Bias in the PAS Database: The Case of Annular BroochesPosted: May 18, 2013
Over the course of my research into fifth- and sixth-century Anglo-Saxon brooches, I’ve noticed some substantial disparities between metal-detected and archaeological sources of data. As the Portable Antiquities Scheme becomes an increasingly popular mode of studying the past (the PAS website currently lists 366 projects), we would do well to study the means by which these data are produced and their inherent biases.
The most signficant bias I have come across in the PAS database is its massive over-representation of cruciform brooches compared to the pitiful number of annular brooches it has recorded. Cruciform brooches and annular brooches make a good comparison because they both have the same distribution in eastern England. The vast majority of both archaeologically excavated and metal-detected brooches are also likely to originate from the same contexts: graves, disturbed or otherwise.
A simple search on the PAS database reveals 686 examples of cruciform brooch (plus a further 78 fragments that are likely to have originated from cruciform brooches, but which lack diagnostic features) and 101 annular brooches (including a handful that might be of a slightly later 7th century date). I’ve provided detail on the searches I used at the bottom of the post, so that these results can be repeated and verified.
I compared these results from a sample of nine excavated and published cemeteries from eastern England: Castledyke South and Fonaby from Lincolnshire; Morning Thorpe, Westgarth Gardens and Bergh Apton from East Anglia; Empingham II and Broughton Lodge from the East Midlands; Norton and Sewerby from the Yorkshire and the North. The excavated cemeteries produced 390 annular brooches and only 147 cruciform brooches. As can be seen from the histogram (Figure 2), the proportions of these brooches are virtually reversed depending on whether they were excavated or metal-detected.
This massive difference might be partly explained by an over-representation of cruciform brooches: they are larger objects and tend to break up into more pieces in the plough soil. Being more substantial, they might also produce a stronger signal to a metal detector. However, even these factors cannot account for this degree of bias: much smaller items than fragments of annular brooch are frequently found on the PAS, including cruciform brooch knobs. Additionally, annular brooches frequently break up into several pieces too, albeit less substantial ones. The most promising explanation in my mind is that annular brooches are actually found far more regularly than the PAS database suggests, but they are only rarely reported to Finds Liaison Officers. Annular brooches are distinctly plain objects and might easily be mistaken for a piece of bronze washer. I imagine though, given the knowledge and experience of most metal-detectorists, that these object are actually regularly recognised, but just not deemed worthy of reporting given their dull appearance.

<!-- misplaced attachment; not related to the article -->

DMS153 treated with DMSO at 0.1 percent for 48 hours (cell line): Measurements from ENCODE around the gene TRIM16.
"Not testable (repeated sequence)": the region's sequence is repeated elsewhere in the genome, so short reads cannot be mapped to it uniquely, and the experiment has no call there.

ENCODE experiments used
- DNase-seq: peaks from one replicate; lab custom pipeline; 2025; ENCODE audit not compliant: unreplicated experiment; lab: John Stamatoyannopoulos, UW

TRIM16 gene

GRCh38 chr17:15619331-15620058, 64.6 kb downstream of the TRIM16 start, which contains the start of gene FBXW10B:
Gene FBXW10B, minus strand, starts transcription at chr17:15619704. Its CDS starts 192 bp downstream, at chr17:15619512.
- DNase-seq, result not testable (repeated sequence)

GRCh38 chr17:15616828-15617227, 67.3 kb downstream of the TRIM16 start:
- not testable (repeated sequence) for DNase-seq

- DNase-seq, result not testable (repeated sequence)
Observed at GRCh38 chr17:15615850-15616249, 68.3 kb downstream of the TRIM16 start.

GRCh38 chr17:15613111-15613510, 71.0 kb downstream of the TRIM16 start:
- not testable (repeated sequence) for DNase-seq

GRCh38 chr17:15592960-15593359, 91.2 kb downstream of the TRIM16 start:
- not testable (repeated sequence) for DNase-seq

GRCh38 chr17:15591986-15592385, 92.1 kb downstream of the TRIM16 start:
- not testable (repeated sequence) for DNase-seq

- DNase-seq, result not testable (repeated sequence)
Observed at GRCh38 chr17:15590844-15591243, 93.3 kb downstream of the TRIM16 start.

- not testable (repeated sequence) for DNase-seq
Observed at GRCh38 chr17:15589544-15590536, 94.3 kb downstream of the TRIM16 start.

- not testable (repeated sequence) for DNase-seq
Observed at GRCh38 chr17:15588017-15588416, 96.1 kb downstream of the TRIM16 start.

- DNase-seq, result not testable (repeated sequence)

For the early Anglo-Saxon period, such biases are not devastating because we can check the excavated and metal-detected data against each other. Nevertheless, this very basic analysis reveals the severe risks of working only from metal-detected data. The impact of different taphonomic processes and finds reporting practices is considerable. Research based on just one of these sources would produce the opposite findings.
Please do comment below if you have seen similar biases in other material. Any alternative explanations of this problem from either the perspective of the PAS, metal-detectorists or archaeologists are also most welcome.
Portable Antiquities Scheme Data Collection
The search was done using only finds whose records are publicly available. Search terms were as follows:
- Object type: “BROOCH”
- Object description contains: “cruciform” / “annular”
- Broad period: “EARLY MEDIEVAL”
- Sub-period from: “early”
- Sub-period to: “early”
The search results were then limited to just objects with accompanying images, so that the identification of the object could be checked. Each sample was then scanned through manually to remove any stray items that also contained the term “cruciform” or “annular” in their object descriptions. These totals represent substantially less than is actually present in the online database, but as the same standard search terms were used to obtain both samples, the data is unlikely to be skewed at this level. Biases in PAS search terms is a subject I’m going to address in a future post.
- Cook, A. M. (1981) The Anglo-Saxon Cemetery at Fonaby, Lincolnshire. Sleaford: The Society for Lincolnshire History and Archaeology.
- Drinkall, G. and Foreman, M. (1998) The Anglo-Saxon Cemetery at Castledyke South, Barton-on-Humber. Sheffield: Sheffield Academic Press.
- Green, B. and Rogerson, A. (1978) The Anglo-Saxon Cemetery at Bergh Apton, Norfolk. Gressenhall: The Norfolk Archaeological Unit.
- Green, B., Rogerson, A. and White, S. G. (1987) The Anglo-Saxon Cemetery at Morning Thorpe, Norfolk. Gressenhall: The Norfolk Archaeological Unit.
- Hirst, S. (1985) An Anglo-Saxon Saxon Inhumation Cemetery at Sewerby East Yorkshire. York: York University Archaeological Publications.
- Kinsley, A. G. (1993) Broughton Lodge: Excavations on the Romano-British Settlement and Anglo-Saxon Cemetery at Broughton Lodge, Willoughby-on-the-Wolds, Nottinghamshire, 1964-8. Nottingham: University of Nottingham, Department of Classical and Archaeological Studies.
- Sherlock, S. J. and Welch, M. G. (1992) The Anglo-Saxon Cemetery at Norton, Cleveland. London: Council for British Archaeology.
- Timby, J. R. (1996) The Anglo-Saxon Cemetery at Empingham II, Rutland. Oxford: Oxbow.
- West, S. E. (1988) Westgarth Gardens Anglo-Saxon Cemetery Suffolk: Catalogue. Bury St Edmunds: Suffolk County Planning Department.